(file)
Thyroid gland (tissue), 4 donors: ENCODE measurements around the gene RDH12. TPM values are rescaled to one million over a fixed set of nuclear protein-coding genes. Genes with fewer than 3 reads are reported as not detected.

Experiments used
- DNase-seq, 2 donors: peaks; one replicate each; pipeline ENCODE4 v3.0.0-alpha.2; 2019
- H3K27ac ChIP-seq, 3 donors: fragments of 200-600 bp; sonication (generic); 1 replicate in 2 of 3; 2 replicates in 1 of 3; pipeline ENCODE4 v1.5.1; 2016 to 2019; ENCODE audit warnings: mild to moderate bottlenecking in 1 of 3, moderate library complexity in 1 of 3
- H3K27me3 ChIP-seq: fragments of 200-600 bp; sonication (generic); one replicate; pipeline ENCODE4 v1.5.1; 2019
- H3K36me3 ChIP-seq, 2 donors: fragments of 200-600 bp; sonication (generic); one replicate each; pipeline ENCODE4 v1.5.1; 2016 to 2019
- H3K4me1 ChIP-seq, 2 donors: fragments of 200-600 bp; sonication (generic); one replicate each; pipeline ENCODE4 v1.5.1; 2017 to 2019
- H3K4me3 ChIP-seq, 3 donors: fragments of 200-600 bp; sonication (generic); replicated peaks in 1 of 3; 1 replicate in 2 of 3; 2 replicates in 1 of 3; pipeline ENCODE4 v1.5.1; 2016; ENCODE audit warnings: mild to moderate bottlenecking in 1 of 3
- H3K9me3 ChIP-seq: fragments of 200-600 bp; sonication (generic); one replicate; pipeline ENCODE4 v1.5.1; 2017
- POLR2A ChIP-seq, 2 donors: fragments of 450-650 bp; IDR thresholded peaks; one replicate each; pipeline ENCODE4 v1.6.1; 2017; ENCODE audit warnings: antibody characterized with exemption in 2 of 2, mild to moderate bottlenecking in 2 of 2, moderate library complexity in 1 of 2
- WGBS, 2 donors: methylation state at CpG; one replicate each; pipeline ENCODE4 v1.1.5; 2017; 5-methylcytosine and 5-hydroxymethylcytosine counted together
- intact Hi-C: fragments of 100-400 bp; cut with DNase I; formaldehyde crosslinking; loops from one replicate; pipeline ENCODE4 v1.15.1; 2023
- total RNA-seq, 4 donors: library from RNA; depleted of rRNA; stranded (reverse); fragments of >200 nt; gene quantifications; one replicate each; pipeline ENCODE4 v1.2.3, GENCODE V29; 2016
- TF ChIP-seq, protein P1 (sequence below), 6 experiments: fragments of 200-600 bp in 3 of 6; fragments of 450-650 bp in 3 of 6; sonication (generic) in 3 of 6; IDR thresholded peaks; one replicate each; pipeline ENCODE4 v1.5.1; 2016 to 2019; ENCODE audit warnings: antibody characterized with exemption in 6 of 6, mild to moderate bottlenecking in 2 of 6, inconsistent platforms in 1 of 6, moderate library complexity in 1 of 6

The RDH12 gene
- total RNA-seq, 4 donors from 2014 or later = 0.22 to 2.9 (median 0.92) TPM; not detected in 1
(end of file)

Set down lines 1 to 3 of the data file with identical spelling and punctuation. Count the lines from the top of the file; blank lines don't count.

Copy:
Thyroid gland (tissue), 4 donors: ENCODE measurements around the gene RDH12. TPM values are rescaled to one million over a fixed set of nuclear protein-coding genes. Genes with fewer than 3 reads are reported as not detected.

Experiments used
- DNase-seq, 2 donors: peaks; one replicate each; pipeline ENCODE4 v3.0.0-alpha.2; 2019